How Cannabis Causes ‘Cognitive Chaos’ in the Brain
Cannabis use is associated with disturbances in concentration and memory. New research by neuroscientists at the University of Bristol, published in the Journal of Neuroscience, has found that brain activity becomes uncoordinated and inaccurate during these altered states of mind, leading to neurophysiological and behavioural impairments reminiscent of those seen in schizophrenia.
Increased Tanning Bed Use Increases Risk for Deadly Skin Cancers
Researchers confirmed an association between tanning bed use and an increased risk for three common skin cancers — basal cell carcinoma, squamous cell carcinoma and melanoma, according to results presented at the 10th AACR International Conference on Frontiers in Cancer Prevention Research, held Oct. 22-25, 2011.
High Fizzy Soft Drink Consumption Linked to Violence Among Teens
Teens who drink more than five cans of non-diet, fizzy soft drinks every week are significantly more likely to behave aggressively, suggests research published online in Injury Prevention. This includes carrying a weapon and perpetrating violence against peers and siblings.
Psychological Traumas Experienced Over Lifetime Linked to Adult Irritable Bowel Syndrome
The psychological and emotional traumas experienced over a lifetime–such as the death of a loved one, divorce, natural disaster, house fire or car accident, physical or mental abuse — may contribute to adult irritable bowel syndrome (IBS), according to the results of a study unveiled at the American College of Gastroenterology’s (ACG) 76th Annual Scientific meeting in Washington, DC.
Adolescent Amphetamine Use Linked to Permanent Changes in Brain Function and Behavior
Amphetamine use in adolescence can cause neurobiological imbalances and increase risk-taking behaviour, and these effects can persist into adulthood, even when subjects are drug free. These are the conclusions of a new study using animal models conducted by McGill University Health Centre (MUHC) researcher Dr. Gabriella Gobbi and her colleagues. The study, published in The International Journal of Neuropsychopharmacology, is one of the first to shed light on how long-term amphetamine use in adolescence affects brain chemistry and behaviour.
Continuous Use of Nitroglycerin Increases Severity of Heart Attacks, Study Shows
When given for hours as a continuous dose, the heart medication nitroglycerin backfires — increasing the severity of subsequent heart attacks, according to a study of the compound in rats by researchers at the Stanford University School of Medicine.
Autistic People Superior in Multiple Areas: Scientists Must Stop Emphasizing Autistics’ Shortcomings, Expert Urges
We must stop considering the different brain structure of autistic individuals to be a deficiency, as research reveals that many autistics — not just “savants” — have qualities and abilities that may exceed those of people who do not have the condition, according to a provocative article published November 2 in Nature by Dr. Laurent Mottron at the University of Montreal’s Centre for Excellence in Pervasive Development Disorders. “Recent data and my own personal experience suggest it’s time to start thinking of autism as an advantage in some spheres, not a cross to bear,” Mottron said.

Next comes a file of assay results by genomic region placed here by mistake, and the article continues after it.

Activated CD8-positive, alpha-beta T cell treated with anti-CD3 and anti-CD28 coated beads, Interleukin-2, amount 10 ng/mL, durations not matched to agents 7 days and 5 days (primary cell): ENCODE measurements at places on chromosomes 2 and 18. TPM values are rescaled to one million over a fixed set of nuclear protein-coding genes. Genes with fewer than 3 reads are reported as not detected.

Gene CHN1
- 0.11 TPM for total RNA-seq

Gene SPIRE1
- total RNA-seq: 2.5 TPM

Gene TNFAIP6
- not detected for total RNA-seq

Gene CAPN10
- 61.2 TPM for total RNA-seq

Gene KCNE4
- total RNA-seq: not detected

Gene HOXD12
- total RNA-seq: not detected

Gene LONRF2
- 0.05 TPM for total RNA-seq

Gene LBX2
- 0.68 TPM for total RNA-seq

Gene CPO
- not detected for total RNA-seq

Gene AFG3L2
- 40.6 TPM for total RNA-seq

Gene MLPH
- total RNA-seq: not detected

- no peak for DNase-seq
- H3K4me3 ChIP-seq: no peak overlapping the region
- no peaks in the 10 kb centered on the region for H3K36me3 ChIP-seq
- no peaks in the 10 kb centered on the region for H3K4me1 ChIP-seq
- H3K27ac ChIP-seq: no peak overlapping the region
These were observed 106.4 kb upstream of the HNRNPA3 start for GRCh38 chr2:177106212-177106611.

Chantix Unsuitable for First-Line Smoking Cessation Use, Study Finds
The poor safety profile of the smoking-cessation drug varenicline (Chantix™) makes it unsuitable for first-line use, according to a study published in the Nov. 2 edition of the journal PLoS ONE, an online publication of the Public Library of Science.
More Years to Life and Life to Years Through Increased Motivation for an Active Life
Regular physical activity is associated with a lower risk of suffering depression in old age. This is shown by one of the largest studies on elderly Europeans to have been carried out, by researchers at the University of Gothenburg, Sweden, among others. Research also shows that self-determined motivation and perceived competence are important factors in persuading elderly people to exercise more.
Looks Do Matter in Job Interviews, According to New Study
People with birthmarks, scars and other facial disfigurements are more likely to receive poor ratings in job interviews, according to a new study by researchers at Rice University and the University of Houston.
What Employers Look for of Those Re-Entering the Workforce
Finding a job in today’s economy is difficult in the best of circumstances, but many women are facing an even bigger challenge: returning to the workforce after a long absence. Researchers recently looked at the characteristics on older women’s resumes that received the most success in securing job interviews. The top characteristic that resulted in job interviews for middle-aged women seeking an entry level job was vocational or computer training, according to the study in the Journal of Career Development (JCD).
Elderly Lose Ability to Distinguish Between Odors, Researcher Finds; Smells Blend Together, Pose Hazards
Scientists studying how the sense of smell changes as people age, found that olfactory sensory neurons in those 60 and over showed an unexpected response to odor that made it more difficult to distinguish specific smells, putting them at greater risk from dangerous chemicals and poor nutrition.
Women See Naked Men Differently, Too
For both men and women, wearing revealing attire causes them to be seen as more sensitive but less competent, says a new study by University of Maryland psychologist Kurt Gray and colleagues from Yale and Northeastern University.
Ugly Truth About One Night Stands: Men Less Choosy Than Women
Men are far more interested in casual sex than women. While men need to be exceptionally attractive to tempt women to consider casual sex, men are far less choosy. These findings1 by Dr Achim Schützwohl, from the Department of Psychology at Brunel University in the UK, and his team are published online in Springer’s journal Human Nature.
Elderly Emergency Patients Less Likely to Receive Pain Medication Than Middle-Aged Patients
A new study finds that people 75 years old or older are less likely to receive any pain medication in hospital emergency departments than middle aged people — those between 35 and 54 years old.
Can Fetus Sense Mother’s Psychological State? Study Suggests Yes
As a fetus grows, it’s constantly getting messages from its mother. It’s not just hearing her heartbeat and whatever music she might play to her belly; it also gets chemical signals through the placenta. A new study, which will be published in Psychological Science, a journal of the Association for Psychological Science, finds that this includes signals about the mother’s mental state. If the mother is depressed, that affects how the baby develops after it’s born.
Benefits of Nut Consumption for People With Abdominal Obesity, High Blood Sugar, High Blood Pressure
For the first time, scientists report a link between eating nuts and higher levels of serotonin in the bodies of patients with metabolic syndrome (MetS), who are at high risk for heart disease. Serotonin is a substance that helps transmit nerve signals and decreases feelings of hunger, makes people feel happier and improves heart health. It took only one ounce of mixed nuts (raw unpeeled walnuts, almonds and hazelnuts) a day to produce the good effects.